Wednesday, October 19, 2016

The Price and Variety Effects of Vertical Mergers

Awi Federgruen, Columbia Business School - Decision Risk and Operations and Ming Hu, University of Toronto - Rotman School of Management examine The Price and Variety Effects of Vertical Mergers.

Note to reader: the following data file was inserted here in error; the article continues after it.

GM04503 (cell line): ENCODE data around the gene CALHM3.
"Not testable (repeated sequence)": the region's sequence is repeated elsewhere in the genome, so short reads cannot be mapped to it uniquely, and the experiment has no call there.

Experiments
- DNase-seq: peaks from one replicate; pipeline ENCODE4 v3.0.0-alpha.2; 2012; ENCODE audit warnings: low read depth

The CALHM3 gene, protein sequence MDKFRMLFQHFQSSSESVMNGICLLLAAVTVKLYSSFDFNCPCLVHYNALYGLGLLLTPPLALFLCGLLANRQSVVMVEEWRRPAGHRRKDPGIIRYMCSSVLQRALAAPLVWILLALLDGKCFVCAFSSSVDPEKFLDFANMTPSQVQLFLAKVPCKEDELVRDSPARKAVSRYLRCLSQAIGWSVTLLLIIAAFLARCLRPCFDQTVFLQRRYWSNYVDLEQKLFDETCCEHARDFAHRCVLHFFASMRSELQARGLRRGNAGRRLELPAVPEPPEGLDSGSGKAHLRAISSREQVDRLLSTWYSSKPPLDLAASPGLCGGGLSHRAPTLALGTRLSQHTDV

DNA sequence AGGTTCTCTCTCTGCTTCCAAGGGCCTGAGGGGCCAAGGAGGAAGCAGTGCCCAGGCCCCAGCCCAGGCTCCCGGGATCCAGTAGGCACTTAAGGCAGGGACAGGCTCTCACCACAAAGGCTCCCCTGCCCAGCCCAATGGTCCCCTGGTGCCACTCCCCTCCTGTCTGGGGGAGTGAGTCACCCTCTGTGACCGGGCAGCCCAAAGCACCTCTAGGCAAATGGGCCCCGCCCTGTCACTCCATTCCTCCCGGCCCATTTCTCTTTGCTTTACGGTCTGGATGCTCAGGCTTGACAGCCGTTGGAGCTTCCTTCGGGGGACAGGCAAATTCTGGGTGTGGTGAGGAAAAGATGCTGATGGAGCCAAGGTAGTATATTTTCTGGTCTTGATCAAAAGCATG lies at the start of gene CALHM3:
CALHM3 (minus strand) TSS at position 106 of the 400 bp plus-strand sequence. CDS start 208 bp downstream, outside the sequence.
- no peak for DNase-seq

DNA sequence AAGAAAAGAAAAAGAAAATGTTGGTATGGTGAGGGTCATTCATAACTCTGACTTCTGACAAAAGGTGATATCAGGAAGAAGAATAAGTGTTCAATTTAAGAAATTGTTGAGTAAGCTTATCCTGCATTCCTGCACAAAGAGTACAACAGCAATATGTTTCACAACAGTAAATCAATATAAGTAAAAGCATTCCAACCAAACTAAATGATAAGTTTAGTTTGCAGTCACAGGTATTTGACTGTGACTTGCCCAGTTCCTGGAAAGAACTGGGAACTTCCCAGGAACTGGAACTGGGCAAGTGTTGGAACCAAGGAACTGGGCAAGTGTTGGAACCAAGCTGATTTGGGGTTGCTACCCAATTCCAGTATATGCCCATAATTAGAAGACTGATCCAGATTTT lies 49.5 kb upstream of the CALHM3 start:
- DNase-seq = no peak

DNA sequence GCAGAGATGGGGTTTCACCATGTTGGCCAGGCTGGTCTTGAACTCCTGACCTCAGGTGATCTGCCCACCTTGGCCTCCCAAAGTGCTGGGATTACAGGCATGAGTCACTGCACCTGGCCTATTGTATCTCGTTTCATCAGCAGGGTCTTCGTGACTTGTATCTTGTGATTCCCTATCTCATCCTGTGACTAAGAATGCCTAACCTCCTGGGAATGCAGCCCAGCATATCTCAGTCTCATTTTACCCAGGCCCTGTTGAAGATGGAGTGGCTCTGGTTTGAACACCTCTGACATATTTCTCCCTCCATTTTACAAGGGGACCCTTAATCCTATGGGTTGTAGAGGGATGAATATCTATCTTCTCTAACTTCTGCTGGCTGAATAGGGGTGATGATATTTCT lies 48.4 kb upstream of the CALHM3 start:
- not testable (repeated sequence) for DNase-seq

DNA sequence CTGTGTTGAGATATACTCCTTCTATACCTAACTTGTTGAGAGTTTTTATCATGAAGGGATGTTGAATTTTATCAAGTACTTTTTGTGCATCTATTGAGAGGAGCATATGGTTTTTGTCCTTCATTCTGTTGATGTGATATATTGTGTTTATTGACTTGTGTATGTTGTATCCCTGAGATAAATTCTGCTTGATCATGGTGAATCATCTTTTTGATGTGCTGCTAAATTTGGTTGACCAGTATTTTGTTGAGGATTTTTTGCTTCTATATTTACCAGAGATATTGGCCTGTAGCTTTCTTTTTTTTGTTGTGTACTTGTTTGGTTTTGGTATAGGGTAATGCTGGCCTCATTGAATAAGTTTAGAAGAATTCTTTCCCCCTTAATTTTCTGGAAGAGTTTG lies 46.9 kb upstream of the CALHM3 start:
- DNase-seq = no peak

ABSTRACT:  Vertical mergers within a multi-echelon market result in equilibrium price changes, for wholesalers and retailers, alike. They may also impact the product variety that is available to the consumer, i.e., the equilibrium product assortment sold in the market. In this paper, we consider the simultaneous price and variety effects of vertical mergers in a general two-echelon base model, in which an arbitrary number of firms compete at each echelon; each of the upstream suppliers offers one or multiple products to some or all of the retailers or directly to the end consumer. We assume linear price or two-part tariff contracts, with prices selected sequentially, in a sequence of oligopolistic price competitions: the process starts with the firms at the upper echelon, followed by simultaneous price selections by the retailers in the downstream echelon. To assess the impact on product variety, we employ a demand model with the characteristic that, depending on the selected retail prices, a smaller or larger subset of all potential products is sold in the market. For an arbitrary merger of a supplier with a group of retailers, we characterize the post-merger equilibrium behavior and show how the changes of all performance measures of interest, i.e., wholesale and retail price equilibria, product assortment, sales volumes, the firms' profit levels and consumer welfare, can be computed efficiently. When the merger is strictly vertical, i.e., involves a single retailer (organization) with whom the supplier deals on an exclusive basis, we prove that the merger results in a (weak) reduction of all equilibrium prices, along with a (weak) shrinkage of the product assortment.

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